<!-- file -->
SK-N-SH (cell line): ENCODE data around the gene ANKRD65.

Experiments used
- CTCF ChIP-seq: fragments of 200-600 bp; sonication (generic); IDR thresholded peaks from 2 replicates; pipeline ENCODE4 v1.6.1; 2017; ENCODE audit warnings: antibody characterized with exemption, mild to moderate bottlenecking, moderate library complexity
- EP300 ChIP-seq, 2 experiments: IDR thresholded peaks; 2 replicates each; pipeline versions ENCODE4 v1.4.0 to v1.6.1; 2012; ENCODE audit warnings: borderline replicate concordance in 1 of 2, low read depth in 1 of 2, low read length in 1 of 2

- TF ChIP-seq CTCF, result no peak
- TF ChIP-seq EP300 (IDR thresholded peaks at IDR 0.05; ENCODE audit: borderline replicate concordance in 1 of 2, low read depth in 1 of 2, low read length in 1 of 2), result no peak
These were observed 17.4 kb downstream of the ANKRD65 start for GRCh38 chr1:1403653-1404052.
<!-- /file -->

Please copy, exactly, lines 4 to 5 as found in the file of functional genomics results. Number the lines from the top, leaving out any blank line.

- EP300 ChIP-seq, 2 experiments: IDR thresholded peaks; 2 replicates each; pipeline versions ENCODE4 v1.4.0 to v1.6.1; 2012; ENCODE audit warnings: borderline replicate concordance in 1 of 2, low read depth in 1 of 2, low read length in 1 of 2

- TF ChIP-seq CTCF, result no peak